Tom the traffic-blocking turkey adapting to new 'free-ranging' life - The Buffalo News

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Tom the traffic-blocking turkey adapting to new 'free-ranging' life

East Amherst's traffic-blocking turkey is now East Concord's "free-ranging" turkey.

And he's doing just fine there, said Kate Watson, operator of Nora's Ark, a wildlife rehabilitation center.

The male Eastern wild turkey known as Tom to many was for years a regular sight at the intersection of Paradise and Klein roads where he blocked lanes, pecked at tires and circled cars to the amusement of some and disdain of others.

But on Wednesday afternoon Tom was captured by Amherst animal control officers and transported to Nora's Ark to ensure Tom's safety and the safety of motorists, police said.

"After a quiet night and some time to get his bearings he was released on the property," Watson said by email. "He is doing very well and seems to enjoy exploring his new home. Since Tom is a wild turkey he must be allowed to be just that, a wild turkey."

She said that DEC regulations require that Tom be released in a suitable environment.

She added that Tom will be "free-ranging" and able to come and go from Nora's Ark, a refuge for wildlife that needs emergency care and the rescue and rehabilitation of livestock that has been neglected.

"There is a large rafter of turkeys already on the property and I'm certain that in time he will be absorbed into the group," Watson said.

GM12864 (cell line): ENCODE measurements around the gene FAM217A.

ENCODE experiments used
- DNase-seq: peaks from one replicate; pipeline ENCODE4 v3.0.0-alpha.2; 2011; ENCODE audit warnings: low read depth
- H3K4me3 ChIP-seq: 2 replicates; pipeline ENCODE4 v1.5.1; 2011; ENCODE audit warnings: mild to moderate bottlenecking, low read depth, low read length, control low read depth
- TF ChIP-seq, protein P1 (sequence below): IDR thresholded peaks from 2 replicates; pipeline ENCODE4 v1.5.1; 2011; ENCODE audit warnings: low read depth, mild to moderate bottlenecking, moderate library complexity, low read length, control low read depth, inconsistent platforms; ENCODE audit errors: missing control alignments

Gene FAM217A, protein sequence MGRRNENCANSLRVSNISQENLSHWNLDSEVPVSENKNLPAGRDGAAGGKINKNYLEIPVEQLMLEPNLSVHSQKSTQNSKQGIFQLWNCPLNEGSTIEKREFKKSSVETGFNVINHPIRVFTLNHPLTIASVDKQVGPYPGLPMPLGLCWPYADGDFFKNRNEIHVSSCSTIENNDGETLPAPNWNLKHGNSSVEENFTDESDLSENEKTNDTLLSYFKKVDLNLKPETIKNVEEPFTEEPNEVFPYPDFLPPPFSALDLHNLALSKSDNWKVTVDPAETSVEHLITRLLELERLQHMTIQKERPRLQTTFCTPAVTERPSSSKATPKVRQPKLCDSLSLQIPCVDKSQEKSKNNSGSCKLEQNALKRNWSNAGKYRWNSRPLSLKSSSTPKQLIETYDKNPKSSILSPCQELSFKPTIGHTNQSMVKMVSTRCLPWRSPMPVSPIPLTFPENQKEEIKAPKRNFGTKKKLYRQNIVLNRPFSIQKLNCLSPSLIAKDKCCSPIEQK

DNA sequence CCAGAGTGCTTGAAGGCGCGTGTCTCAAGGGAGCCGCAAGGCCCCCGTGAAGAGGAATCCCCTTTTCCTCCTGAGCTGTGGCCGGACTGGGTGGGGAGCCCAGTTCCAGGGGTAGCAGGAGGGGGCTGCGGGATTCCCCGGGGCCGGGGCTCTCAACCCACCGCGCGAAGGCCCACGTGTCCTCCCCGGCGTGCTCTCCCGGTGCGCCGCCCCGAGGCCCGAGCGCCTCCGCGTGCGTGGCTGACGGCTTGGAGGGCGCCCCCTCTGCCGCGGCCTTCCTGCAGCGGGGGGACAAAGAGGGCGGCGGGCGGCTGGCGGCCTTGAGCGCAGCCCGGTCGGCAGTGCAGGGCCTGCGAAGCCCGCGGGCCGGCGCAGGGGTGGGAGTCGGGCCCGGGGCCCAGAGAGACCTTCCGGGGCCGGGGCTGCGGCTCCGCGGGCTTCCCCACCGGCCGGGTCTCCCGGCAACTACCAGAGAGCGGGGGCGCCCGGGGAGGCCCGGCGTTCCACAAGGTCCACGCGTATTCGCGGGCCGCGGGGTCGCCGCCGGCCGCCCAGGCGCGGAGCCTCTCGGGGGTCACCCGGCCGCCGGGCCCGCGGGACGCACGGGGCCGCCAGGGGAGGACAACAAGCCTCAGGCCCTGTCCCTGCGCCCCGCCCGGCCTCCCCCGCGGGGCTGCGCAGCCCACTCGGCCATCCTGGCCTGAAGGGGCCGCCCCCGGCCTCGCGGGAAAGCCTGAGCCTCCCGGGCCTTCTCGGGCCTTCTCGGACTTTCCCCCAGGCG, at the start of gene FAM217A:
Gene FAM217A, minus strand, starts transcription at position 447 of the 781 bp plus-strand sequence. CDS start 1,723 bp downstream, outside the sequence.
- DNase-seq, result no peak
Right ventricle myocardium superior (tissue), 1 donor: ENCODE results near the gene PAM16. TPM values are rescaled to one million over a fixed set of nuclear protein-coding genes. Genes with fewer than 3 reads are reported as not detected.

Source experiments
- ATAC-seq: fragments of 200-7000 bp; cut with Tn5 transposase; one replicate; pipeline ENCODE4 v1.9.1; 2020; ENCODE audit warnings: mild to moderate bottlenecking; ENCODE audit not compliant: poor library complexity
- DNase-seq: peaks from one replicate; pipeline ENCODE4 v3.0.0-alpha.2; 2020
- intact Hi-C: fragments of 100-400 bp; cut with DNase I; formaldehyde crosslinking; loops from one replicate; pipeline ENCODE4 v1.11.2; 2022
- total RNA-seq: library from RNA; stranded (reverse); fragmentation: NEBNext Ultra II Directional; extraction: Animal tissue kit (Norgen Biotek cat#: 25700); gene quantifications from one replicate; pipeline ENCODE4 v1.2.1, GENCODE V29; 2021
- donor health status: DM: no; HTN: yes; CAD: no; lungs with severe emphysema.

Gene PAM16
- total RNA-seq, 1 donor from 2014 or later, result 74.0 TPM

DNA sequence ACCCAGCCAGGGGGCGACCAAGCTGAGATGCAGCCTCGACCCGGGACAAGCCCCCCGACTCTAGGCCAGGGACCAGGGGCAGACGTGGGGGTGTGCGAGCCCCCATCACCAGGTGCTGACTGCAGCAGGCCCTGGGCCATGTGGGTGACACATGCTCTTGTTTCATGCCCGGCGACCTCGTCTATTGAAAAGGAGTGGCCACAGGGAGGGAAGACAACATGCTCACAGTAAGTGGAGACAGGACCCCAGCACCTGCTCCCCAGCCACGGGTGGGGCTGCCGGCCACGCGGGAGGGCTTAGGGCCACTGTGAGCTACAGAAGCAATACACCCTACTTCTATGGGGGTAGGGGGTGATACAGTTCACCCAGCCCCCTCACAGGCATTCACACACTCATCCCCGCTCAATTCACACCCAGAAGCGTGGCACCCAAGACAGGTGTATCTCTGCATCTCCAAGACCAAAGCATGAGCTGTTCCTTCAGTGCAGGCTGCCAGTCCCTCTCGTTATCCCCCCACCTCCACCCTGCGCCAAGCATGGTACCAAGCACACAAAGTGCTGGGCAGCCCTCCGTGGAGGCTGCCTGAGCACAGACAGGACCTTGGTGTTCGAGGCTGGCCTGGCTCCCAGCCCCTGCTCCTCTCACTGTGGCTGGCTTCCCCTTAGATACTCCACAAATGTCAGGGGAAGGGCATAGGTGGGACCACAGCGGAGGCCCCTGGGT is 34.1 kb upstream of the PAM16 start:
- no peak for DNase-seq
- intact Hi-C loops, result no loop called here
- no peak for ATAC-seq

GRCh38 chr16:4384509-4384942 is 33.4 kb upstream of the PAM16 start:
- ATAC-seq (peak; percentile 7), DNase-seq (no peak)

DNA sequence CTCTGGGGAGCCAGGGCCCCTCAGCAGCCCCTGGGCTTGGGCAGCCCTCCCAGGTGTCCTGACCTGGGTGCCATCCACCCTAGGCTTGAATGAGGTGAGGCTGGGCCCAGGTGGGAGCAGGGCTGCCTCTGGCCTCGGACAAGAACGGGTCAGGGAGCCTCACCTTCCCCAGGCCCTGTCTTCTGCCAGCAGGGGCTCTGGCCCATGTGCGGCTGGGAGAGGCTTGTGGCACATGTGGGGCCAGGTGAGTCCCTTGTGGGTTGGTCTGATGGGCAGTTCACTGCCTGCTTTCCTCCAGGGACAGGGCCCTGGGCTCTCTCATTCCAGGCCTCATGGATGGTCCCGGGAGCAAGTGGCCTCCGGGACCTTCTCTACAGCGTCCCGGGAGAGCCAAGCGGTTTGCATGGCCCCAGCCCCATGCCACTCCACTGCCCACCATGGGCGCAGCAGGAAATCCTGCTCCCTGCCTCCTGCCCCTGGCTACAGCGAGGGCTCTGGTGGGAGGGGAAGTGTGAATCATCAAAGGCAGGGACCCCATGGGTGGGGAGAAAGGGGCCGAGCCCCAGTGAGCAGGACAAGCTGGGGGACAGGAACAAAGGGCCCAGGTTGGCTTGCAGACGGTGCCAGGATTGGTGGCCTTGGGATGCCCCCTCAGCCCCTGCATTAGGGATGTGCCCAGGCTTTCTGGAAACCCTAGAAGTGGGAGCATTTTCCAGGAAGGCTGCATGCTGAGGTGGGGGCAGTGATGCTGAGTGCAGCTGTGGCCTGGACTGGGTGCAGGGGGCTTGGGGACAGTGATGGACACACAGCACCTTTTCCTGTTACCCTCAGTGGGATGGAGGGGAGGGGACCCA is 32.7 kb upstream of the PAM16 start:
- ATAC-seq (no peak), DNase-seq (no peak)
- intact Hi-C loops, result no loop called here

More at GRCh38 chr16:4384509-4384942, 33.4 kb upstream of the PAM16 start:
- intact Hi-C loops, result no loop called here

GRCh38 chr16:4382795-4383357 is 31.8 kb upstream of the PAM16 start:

Watson acknowledged that feelings about Tom's relocation have been mixed in Amherst, with some questioning why he needed to be moved if he survived at his old roost for so long without incident.

"It was in his best interest and the interest of public safety that the decision was made to relocate him," she said. "If he had been injured or killed by traffic or worse had there been human injury who would be accountable? There are always situations that leave one party or another unhappy with the outcome."

Watson said her experience as a wildlife rehabilitator and background in veterinary management allow her to know when an intervention is necessary to relocate wildlife from a heavily-populated setting.

"My hope is that he has the quality of life that he deserves, has a safe and happy life," she said, adding that Tom will have the opportunity to "gobble his stories of celebrity to his new turkey friends."

Amherst's notorious wild turkey has no fear of people, cars or Thanksgiving

Tom, an adult turkey, blocks traffic on Klein Road in Amherst on Nov. 16, 2017. (File photo/Robert Kirkham/Buffalo News)

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